Cheese Can Make Some Wines More Palatable
At times I have been faced with a Pinot Noir that has too much unpleasant astringency from tannins. I have experimented and found that if I take a bite of non-aged, mild cheddar cheese and then sip the wine, the wine
becomes miraculously transformed into a thing of silk and satin with no troubling drying effect in the mouth.
After a little research, I found a good explanation for this. In The World of fine Wine (Issue 16, 2007), authors
Bronwen Bromberger and Francis Percival discussed the challenge of successful wine and cheese pairing. They
pointed out research from the University of California Davis that revealed that consuming cheese with wine
(when drunk in isolation) can reduce the taster’s appreciation of certain aromas like mushroom, oak, mint and
vegetation and decrease the perception of berry and oak flavors. The cheese also can decrease perception of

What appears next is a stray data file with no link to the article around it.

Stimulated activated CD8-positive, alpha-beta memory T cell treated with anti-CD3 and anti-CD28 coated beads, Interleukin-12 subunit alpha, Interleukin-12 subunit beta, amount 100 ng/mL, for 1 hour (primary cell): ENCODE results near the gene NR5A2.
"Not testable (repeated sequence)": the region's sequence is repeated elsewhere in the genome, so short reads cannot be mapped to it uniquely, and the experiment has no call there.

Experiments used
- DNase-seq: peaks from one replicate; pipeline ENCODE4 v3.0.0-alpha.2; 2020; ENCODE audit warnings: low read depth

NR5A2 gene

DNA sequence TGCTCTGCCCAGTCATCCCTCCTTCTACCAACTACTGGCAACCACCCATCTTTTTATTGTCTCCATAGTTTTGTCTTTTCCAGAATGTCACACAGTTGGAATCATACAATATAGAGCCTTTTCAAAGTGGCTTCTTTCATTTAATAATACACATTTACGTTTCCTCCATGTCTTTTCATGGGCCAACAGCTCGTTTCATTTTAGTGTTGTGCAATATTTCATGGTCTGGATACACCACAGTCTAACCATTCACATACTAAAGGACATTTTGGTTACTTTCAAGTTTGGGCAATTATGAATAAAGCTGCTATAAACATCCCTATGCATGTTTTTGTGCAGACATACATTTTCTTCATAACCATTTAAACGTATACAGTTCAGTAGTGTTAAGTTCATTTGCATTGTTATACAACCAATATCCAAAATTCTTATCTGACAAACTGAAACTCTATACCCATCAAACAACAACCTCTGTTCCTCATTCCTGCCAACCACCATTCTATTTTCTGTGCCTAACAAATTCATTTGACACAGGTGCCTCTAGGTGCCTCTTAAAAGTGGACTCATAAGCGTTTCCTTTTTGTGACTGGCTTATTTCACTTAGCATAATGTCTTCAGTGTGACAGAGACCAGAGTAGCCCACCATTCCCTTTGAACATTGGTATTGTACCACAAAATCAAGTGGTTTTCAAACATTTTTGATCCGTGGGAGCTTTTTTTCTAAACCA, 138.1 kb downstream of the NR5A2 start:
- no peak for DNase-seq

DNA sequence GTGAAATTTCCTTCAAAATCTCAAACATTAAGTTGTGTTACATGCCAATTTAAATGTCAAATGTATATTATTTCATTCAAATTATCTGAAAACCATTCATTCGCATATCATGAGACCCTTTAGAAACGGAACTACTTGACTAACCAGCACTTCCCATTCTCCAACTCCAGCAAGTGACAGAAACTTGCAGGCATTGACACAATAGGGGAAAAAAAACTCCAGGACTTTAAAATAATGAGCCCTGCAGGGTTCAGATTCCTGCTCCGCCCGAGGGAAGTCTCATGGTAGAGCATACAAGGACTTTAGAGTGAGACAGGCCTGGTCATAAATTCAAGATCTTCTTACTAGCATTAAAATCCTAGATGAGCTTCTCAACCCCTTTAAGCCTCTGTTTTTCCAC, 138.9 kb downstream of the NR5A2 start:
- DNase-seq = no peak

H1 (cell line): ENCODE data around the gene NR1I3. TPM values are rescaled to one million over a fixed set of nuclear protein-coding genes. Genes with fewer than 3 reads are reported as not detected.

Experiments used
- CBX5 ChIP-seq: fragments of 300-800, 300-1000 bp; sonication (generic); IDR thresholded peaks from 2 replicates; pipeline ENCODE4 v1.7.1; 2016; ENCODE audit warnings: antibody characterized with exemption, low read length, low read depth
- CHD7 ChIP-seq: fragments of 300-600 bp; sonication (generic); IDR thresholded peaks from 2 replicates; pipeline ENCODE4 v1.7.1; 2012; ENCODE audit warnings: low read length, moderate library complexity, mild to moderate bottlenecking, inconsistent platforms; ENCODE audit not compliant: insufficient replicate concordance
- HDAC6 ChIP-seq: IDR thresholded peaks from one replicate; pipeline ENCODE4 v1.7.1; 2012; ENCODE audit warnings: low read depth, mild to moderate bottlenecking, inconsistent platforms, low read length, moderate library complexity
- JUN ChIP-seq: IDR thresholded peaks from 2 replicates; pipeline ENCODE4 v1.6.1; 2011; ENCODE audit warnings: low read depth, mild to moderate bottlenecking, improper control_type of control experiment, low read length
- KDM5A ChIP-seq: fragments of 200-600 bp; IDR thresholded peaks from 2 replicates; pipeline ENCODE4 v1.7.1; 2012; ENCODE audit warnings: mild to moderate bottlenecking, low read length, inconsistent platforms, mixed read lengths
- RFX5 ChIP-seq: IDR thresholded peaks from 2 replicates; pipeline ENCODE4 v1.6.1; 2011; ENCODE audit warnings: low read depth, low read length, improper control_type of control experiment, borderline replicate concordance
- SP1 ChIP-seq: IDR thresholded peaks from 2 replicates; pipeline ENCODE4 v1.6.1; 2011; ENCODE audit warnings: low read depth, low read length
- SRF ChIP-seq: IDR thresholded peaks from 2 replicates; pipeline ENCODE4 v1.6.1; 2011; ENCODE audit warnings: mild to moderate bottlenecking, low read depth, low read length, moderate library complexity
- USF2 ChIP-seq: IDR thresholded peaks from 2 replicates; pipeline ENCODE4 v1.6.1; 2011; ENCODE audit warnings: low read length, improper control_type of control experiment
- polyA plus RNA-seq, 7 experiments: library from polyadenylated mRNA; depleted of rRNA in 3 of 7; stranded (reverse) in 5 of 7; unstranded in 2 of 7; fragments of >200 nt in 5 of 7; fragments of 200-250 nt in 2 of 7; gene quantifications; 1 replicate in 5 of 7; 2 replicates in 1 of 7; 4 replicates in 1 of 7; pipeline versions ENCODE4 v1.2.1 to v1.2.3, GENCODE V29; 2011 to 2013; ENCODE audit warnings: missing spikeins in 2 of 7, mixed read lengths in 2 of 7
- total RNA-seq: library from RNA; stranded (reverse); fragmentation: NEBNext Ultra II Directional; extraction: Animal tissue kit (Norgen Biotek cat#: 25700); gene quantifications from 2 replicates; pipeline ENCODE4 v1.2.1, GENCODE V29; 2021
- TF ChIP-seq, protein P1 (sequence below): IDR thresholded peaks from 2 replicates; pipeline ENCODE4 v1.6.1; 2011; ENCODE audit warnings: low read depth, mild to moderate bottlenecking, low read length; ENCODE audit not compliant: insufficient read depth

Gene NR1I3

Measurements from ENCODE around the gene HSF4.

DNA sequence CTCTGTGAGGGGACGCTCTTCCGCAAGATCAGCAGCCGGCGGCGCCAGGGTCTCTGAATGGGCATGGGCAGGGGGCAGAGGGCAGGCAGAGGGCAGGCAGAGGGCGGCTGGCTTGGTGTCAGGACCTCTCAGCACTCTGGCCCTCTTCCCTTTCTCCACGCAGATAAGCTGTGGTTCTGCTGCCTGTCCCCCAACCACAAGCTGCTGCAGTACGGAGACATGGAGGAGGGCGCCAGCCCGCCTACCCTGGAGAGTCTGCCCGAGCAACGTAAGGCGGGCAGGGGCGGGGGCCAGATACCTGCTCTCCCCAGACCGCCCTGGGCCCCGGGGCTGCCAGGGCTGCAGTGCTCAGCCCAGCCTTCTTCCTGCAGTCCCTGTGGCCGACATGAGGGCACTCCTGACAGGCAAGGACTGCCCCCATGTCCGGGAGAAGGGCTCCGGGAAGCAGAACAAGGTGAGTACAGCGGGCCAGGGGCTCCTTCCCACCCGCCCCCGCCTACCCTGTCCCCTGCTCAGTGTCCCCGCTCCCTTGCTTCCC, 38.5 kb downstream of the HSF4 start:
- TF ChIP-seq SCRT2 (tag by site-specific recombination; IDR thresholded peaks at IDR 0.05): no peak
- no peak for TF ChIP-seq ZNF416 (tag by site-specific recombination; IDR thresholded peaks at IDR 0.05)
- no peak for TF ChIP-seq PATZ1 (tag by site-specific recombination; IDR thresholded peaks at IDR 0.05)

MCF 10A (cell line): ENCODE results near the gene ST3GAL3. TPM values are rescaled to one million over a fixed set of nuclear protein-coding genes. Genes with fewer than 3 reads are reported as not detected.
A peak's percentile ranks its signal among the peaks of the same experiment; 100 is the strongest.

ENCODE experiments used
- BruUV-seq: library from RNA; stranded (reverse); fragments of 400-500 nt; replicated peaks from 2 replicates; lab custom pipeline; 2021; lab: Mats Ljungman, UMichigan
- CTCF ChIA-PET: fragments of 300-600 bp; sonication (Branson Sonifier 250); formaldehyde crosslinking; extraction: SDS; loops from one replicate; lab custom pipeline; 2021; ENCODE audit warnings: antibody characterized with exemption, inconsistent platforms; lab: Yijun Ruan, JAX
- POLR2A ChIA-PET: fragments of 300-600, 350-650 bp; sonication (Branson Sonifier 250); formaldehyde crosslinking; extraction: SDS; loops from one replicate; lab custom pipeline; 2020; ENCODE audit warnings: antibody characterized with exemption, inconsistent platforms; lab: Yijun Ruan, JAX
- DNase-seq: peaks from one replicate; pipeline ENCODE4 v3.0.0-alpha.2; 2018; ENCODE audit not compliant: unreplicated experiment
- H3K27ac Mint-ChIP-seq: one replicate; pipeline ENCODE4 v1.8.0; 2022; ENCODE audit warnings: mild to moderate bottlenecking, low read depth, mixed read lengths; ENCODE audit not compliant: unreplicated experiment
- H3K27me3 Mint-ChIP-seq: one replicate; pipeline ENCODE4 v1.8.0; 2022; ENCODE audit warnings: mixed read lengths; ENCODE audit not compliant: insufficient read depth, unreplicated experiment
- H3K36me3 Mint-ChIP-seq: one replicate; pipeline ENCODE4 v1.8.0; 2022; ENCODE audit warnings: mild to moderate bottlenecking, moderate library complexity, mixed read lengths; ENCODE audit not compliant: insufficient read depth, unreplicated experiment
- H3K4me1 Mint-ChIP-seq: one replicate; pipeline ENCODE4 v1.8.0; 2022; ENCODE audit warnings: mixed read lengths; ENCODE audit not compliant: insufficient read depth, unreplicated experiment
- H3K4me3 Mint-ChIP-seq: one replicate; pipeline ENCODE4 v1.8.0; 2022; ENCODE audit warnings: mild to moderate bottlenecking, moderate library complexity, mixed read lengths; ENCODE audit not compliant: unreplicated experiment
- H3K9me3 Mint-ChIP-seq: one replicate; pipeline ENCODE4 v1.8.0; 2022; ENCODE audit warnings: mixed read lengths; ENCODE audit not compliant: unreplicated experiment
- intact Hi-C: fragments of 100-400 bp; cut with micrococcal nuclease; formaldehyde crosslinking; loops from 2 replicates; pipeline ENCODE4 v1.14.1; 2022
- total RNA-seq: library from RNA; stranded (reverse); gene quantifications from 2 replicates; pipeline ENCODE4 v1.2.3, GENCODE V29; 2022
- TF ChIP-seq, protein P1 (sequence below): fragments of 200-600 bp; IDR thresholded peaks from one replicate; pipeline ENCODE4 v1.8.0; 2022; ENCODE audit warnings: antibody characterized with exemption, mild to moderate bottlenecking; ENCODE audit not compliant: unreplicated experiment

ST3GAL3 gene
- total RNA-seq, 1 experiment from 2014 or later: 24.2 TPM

astringency of a wine because the proteins in the cheese bind the tannins in the wine and the cheese coats the
taster’s mouth with fat. So although cheese often blunts the aromatic and flavor profile of a wine, it may reduce
the astringent effect of a red wine.
Noted wine professional Karen MacNeil, the chairman of Professional Wine Studies at the Culinary Institute of
America in the Napa Valley wrote in Cooking Light magazine about the reduction of astringency in wines by accompanying them with cheese. “When tannic wines are tasted in the company of cheese, however, the protein
and fat in the cheese create a kind of coating on the palate, preventing you from experiencing the harshness of
the tannin. Instead, the red wine seems perfectly soft and lush.”
The downside to sampling cheese with tannic red wine is that the aromas and flavors of the wine are “dumbed,”
and the enjoyment received from them is lost.